Colombia’s last-standing guerrilla group ELN on Thursday reiterated its hopes that peace talks that were suspended by the government in February can be resumed.
Following a terrorist attack that killed more than 20 police cadets and injured more than 60, President Ivan Duque said he would not resume the talks he had suspended when taking office in August last year.
“We maintain a certain hope that the day the Duque administration rethinks its negative position on the dialogues is getting closer,” said “Pablo Beltran,” the ELN’s chief negotiator in Cuba.
Beltran justified his optimism by claiming that President Duque has been severely weakened by his refusal to talk to the ELN and his resistance to implementing a peace deal made with FARC guerrillas.
“The government has many problems and if it stops being so reactive to the peace project, it can get a margin of governability,” Beltran told French news agency AFP.
The ELN leader stressed that the surge in dissident FARC factions and tensions with Venezuela weakened the government’s military effectiveness to combat the 55-year-old guerrilla group.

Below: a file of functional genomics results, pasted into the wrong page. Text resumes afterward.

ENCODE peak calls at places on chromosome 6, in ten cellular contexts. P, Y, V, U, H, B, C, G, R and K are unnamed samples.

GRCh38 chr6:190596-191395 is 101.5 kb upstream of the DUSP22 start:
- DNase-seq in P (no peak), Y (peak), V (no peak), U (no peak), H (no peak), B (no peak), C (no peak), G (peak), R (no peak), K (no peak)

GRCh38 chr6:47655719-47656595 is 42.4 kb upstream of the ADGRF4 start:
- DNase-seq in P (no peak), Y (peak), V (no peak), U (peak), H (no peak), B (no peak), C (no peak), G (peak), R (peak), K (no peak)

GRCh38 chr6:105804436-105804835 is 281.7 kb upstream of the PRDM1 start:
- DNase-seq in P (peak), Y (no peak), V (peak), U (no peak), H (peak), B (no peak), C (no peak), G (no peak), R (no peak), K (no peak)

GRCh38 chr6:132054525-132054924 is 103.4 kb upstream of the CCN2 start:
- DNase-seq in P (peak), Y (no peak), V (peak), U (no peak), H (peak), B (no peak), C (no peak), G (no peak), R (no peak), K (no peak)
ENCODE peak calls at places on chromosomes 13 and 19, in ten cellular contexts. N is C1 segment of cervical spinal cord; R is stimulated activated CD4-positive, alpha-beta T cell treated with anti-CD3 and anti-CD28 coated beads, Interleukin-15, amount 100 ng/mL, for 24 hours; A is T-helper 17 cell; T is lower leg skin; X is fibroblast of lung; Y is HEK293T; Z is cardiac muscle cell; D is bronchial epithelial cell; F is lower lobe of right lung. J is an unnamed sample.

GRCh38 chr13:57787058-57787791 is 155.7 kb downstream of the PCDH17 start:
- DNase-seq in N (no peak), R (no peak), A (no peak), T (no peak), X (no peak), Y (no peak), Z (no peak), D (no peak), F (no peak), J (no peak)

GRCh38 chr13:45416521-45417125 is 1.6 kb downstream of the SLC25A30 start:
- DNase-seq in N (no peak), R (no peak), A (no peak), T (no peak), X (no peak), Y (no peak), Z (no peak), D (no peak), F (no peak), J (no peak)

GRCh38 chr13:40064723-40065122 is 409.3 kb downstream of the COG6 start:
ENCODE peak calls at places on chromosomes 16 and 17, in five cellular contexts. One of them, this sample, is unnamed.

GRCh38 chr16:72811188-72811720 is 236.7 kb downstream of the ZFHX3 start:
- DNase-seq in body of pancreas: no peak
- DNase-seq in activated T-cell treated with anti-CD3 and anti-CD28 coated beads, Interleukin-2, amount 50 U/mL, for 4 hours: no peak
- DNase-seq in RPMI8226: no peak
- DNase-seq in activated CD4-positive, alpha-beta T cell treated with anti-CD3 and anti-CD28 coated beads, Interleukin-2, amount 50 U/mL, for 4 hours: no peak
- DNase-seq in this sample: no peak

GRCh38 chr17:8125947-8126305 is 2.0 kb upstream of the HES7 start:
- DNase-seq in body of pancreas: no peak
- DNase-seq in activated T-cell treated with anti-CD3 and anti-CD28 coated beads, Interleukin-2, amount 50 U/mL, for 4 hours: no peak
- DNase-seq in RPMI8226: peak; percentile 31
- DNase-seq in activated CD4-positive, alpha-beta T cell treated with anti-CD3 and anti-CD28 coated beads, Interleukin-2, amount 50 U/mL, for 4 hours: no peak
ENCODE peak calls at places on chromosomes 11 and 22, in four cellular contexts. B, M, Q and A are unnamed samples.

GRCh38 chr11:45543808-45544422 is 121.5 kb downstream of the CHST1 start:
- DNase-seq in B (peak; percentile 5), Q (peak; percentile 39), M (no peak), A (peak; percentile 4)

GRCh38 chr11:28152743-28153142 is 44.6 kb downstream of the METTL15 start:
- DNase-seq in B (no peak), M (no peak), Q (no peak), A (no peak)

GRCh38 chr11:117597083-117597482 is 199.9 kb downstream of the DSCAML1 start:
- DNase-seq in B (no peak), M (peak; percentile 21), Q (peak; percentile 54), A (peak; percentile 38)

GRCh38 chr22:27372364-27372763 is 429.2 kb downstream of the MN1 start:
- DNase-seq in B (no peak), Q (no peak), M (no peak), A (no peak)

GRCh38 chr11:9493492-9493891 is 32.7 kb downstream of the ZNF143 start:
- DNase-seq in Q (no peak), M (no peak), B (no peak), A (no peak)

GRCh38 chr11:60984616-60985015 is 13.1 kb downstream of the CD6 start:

Beltran also claimed that rearmaments of demobilized FARC guerrillas was no surprise because of “an alliance of state and paramilitary actors that are extracting territory from social leaders.”
Most of the ELN’s leadership remained in Cuba after the government refused to honor international protocols which were agreed to ahead of the talks that would allow the commanders to safely reunite with their troops.
The ELN’s chief negotiator denied recent military claims that almost half of his guerilla troops are in neighboring Venezuela. Military intelligence shows that the guerrillas have been active here since the 1990’s.
“There are no troops [in Venezuela]. Sometimes, you have to pass through when we are in a hurry at the border,” Beltran said.
Until there is a peace deal, the ELN will continue to fight the Colombian government, said the rebel chief, stressing that “as long as the extermination [of community leaders] continues, we have to continue our resistance,” Beltran said.
The group has been fighting the Colombian state since its inception in 1964 in an attempt to replicate the successful revolution in Cuba and “overthrow the oligarchy.”
The armed conflict in which multiple illegal armed actors have taken part has cost the lives of at least 265,000 Colombians and has left another 80,000 missing.